Kawasaki’s liquefied hydrogen carrier departs to pick up first cargo
27 December 2021
Kawasaki Heavy Industries’ Suiso Frontier, the world’s first liquefied hydrogen carrier, has left Japan to pick up its first hydrogen cargo in Australia. A return to Japan is expected around late February.
This vessel was developed to provide a means of transporting liquefied hydrogen at 1/800 of its original gas-state volume, cooled to –253°C, safely and in large quantities over long distances by sea. The vessel can carry 75 tonnes of liquefied hydrogen in one trip.
Supply chain demonstration framework
The Suiso Frontier received a classification from Nippon Kaiji Kyokai (ClassNK), recognizing that it complies with International Maritime Organization（IMO) standards, in early December.
With the goal of making hydrogen just as common a fuel source as petroleum and natural gas, Kawasaki joined together in 2016 with Iwatani Corporation (Iwatani), Shell Japan Limited, and Electric Power Development Co., Ltd. (J-POWER) to form the CO2-free Hydrogen Energy Supply-chain Technology Research Association (HySTRA).
This organization has, with the support of NEDO, been pursuing technological development aimed at building an energy supply chain enabling economical and reliable sourcing of hydrogen in large volumes. In addition to this latest liquefied hydrogen carrier, a liquefied hydrogen unloading terminal is being built in Kobe City, Hyogo Prefecture, and a brown coal gasification facility is being constructed in Australia.
In addition, a consortium comprising Kawasaki, Iwatani and J-POWER along with Marubeni Corporation and AGL Loy Yang Pty Ltd, was formed in 2018 and has received financial support from the Australian and Victorian governments to build a gas refining facility, hydrogen liquefaction & loading terminal and more.
What an incredibly non-environmental and energy wasteful solution. First they make hydrogen using the worst possible solution, gasification of brown or low energy coal, then land transportation of compressed gas. Next it is liquefied and transported 9000 km by ship 75 tonnes at a time. I assume that they are, at least, using boiled off hydrogen as fuel for the ship but maybe they have found a worse solution.
Posted by: sd | 27 December 2021 at 10:59 AM
Make hydrogen where you use it
Posted by: SJC | 27 December 2021 at 01:24 PM
Today brown coal, tomorrow Solar for hydrogen. It is FAR cleaner to gasify coal to make H2 and sequester all the CO2 and the very-highly polluting coal ash underground. Thus, coal gasification can be as green as renewables.
Posted by: Roger Pham | 27 December 2021 at 05:21 PM
LOL! The lamest Greenwashing.
Posted by: dursun | 27 December 2021 at 06:03 PM
Like so much else some shades of grey.
All the previous comments are 100% true even if seen as somewhat contradictory.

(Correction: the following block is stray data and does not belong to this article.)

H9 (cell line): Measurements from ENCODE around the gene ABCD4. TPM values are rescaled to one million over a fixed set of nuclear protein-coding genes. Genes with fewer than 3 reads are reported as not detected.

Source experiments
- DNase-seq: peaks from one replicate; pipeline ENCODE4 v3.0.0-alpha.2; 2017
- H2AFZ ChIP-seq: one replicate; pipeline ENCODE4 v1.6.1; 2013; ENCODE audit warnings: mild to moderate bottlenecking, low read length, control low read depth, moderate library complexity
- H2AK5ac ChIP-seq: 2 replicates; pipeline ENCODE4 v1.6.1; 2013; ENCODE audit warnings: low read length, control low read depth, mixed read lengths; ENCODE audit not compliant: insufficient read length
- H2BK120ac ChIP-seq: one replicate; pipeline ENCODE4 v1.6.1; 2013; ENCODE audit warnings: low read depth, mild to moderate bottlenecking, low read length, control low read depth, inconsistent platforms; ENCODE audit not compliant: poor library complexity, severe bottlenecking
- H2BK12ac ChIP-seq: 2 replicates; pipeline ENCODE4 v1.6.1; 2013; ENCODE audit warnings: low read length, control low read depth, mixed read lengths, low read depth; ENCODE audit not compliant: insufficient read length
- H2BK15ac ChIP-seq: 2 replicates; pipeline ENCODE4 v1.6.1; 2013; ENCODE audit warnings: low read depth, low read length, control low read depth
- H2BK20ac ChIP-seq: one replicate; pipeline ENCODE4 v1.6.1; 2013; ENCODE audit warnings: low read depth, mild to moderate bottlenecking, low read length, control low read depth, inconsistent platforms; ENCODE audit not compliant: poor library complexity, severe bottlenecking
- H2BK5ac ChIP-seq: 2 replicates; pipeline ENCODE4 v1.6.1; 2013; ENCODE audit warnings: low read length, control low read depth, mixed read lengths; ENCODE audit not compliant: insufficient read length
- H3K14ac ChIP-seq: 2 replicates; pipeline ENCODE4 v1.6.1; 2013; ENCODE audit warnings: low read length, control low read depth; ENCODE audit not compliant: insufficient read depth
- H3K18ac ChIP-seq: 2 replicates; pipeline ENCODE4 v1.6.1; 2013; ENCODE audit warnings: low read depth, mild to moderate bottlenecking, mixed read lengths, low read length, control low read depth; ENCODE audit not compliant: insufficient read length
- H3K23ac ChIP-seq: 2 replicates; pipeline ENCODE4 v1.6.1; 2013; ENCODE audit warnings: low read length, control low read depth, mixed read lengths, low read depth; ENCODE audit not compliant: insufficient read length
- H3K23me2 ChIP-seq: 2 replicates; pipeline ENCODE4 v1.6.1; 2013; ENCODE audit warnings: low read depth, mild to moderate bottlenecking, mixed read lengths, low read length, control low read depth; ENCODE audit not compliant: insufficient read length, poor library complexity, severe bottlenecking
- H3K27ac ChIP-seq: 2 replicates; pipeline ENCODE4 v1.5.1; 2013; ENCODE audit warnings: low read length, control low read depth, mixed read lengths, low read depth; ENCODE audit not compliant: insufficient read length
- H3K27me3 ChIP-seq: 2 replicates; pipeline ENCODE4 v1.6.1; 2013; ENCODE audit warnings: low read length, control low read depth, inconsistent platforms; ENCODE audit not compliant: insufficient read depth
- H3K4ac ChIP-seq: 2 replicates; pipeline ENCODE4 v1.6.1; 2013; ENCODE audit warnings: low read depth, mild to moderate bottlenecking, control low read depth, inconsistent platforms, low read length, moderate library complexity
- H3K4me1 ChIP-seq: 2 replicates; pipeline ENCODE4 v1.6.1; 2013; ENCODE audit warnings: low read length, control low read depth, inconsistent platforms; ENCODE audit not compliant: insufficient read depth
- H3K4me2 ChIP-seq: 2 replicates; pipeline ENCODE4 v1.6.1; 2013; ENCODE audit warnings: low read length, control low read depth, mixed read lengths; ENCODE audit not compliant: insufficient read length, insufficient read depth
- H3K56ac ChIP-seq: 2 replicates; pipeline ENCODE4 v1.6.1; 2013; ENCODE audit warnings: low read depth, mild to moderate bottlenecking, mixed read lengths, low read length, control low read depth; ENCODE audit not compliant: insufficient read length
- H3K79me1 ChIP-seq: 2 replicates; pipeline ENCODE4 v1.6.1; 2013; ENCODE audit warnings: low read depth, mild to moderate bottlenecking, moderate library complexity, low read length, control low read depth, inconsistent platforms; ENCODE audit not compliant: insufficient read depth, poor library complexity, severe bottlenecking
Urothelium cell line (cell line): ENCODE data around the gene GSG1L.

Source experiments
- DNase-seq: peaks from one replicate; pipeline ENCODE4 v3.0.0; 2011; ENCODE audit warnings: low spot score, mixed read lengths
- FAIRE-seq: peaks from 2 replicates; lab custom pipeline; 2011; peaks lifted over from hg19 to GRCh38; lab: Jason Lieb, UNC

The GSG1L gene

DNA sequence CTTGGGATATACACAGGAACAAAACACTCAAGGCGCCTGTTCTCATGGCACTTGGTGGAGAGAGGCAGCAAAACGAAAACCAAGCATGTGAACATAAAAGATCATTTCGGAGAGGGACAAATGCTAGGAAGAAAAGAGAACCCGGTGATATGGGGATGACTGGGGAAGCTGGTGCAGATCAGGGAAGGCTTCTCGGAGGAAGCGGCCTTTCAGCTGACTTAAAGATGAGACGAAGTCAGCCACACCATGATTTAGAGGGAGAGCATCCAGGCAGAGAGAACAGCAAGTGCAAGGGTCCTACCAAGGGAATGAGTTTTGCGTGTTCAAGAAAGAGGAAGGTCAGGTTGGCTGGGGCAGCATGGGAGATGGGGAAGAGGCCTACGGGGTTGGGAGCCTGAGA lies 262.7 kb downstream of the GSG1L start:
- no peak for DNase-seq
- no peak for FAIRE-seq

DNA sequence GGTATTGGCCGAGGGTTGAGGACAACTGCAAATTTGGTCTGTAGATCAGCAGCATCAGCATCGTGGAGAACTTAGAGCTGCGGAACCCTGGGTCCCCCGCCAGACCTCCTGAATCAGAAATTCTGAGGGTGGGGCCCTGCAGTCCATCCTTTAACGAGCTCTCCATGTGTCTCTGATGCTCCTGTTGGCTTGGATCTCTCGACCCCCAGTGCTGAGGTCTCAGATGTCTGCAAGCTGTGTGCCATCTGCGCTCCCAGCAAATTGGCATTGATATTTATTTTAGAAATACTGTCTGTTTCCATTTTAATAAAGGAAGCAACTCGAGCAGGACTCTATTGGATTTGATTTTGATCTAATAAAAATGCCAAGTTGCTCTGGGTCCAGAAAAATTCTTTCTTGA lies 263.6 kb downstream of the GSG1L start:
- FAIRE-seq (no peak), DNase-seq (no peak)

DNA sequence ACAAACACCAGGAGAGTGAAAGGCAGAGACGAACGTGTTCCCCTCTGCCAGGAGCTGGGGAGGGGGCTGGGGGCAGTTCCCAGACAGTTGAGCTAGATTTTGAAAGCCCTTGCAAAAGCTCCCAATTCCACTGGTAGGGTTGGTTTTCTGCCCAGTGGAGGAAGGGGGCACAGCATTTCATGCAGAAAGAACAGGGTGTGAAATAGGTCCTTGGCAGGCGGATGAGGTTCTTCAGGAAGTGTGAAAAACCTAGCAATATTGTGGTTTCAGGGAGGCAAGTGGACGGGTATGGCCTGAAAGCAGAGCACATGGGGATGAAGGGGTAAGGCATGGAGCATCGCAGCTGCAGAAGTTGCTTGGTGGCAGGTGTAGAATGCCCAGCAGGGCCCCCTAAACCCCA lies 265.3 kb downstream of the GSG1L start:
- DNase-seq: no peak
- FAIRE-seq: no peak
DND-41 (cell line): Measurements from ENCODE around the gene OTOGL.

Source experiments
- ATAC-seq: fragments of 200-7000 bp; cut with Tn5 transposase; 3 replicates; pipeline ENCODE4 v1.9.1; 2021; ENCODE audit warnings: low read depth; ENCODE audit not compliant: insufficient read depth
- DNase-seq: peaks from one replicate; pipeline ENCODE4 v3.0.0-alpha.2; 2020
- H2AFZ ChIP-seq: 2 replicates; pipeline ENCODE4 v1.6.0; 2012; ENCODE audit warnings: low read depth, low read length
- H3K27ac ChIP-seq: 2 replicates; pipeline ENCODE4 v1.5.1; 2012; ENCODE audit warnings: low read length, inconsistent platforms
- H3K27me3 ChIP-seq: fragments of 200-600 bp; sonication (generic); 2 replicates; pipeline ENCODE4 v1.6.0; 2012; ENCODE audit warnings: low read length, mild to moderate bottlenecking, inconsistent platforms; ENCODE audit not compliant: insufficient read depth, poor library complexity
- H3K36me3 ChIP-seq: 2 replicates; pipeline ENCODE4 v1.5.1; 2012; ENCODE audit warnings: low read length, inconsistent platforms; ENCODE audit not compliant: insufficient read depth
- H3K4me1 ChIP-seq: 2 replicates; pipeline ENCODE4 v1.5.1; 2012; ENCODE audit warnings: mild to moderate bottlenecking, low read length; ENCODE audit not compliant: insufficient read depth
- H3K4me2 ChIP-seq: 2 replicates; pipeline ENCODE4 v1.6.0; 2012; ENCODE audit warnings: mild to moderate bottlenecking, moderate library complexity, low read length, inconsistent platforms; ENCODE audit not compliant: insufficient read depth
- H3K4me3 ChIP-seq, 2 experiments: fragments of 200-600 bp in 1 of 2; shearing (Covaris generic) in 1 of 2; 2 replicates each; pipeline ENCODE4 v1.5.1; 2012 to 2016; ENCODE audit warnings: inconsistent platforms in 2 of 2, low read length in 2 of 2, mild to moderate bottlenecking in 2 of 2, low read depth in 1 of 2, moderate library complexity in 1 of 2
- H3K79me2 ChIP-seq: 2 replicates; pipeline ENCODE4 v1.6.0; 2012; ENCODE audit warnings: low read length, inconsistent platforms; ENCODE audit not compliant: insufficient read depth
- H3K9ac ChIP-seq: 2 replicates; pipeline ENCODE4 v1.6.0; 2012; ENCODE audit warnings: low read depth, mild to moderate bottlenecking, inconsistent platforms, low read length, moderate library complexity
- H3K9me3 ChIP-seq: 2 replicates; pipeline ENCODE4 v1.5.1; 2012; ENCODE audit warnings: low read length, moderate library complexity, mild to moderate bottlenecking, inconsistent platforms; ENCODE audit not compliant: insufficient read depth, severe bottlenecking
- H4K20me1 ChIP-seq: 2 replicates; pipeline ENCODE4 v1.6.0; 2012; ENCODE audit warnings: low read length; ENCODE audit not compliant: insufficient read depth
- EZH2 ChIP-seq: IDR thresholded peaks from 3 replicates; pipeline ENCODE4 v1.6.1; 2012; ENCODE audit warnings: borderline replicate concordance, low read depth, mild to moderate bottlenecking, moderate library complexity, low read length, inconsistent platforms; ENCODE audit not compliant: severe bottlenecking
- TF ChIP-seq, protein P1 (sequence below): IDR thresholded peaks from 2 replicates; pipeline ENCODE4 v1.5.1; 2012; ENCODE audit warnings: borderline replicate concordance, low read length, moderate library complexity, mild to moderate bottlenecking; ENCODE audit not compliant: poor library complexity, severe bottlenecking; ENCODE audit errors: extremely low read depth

Globally business is not interested in other coloured H2 than green. The only consensus as understood from the many interested and potential international customers is that it must come as 'green H2 and that means certified renewable energy electrolysis. There are many milestones on the path to synchronicity and transport by sea is just one. with this shipment being a worlds first attempt ,the only rationale that could make any sense is as an experimental trial for possible future 'green hydrogen exports.
There is certainly a lot of proposals and preliminary investigation at this stage when the technology direction is very fluid. This first small 75 ton shipment while barely a drop in a bucket is some years away for green H2.
While there are still a few FF company owned politicians - or national economies- and career business lobbyists (esp disappointingly in the U.S.) that still believe in CCS etc.
It is hard to know the true motives behind the choice of the scheduled to close in 2030-2047 heavily polluting brown coal Loy Yang power station site but safe to say some logistics knowledge will result. The site is of course as can be seen was chosen as the .au trial site for geological CCS.
Posted by: Arnold Garnsey | 28 December 2021 at 03:51 AM
I'll keep my critic short and to the point. Absolutely ludicrous!
Posted by: yoatmon | 28 December 2021 at 07:31 AM
Crucial question: what powers this boat? If it's not hydrogen, it seems pointless. If each shipment delivers less energy than it consumes to make a round trip, it's worse than useless.
Posted by: Engineer-Poet | 28 December 2021 at 08:08 PM
I wondered the same thing. Maybe this is just a demonstration that you can transport liquid H2 but it is certainly an energy inefficient enterprise. It would be more efficient to transport the coal to a site near where the hydrogen would be used. Doing this would at least avoid the boil off of the H2 during transport. I did not see anything about carbon sequestration in the article. Anyway carbon capture and sequestration seems to mostly be a fossil fuel scam.
Posted by: sd | 30 December 2021 at 09:15 AM
The article suggests that CCS will be used:
Back to you.That assumes that you have someplace to sequester the CO2 at the receiving end. That may very well not be the case for this producer/consumer pair.
Posted by: Engineer-Poet | 30 December 2021 at 02:34 PM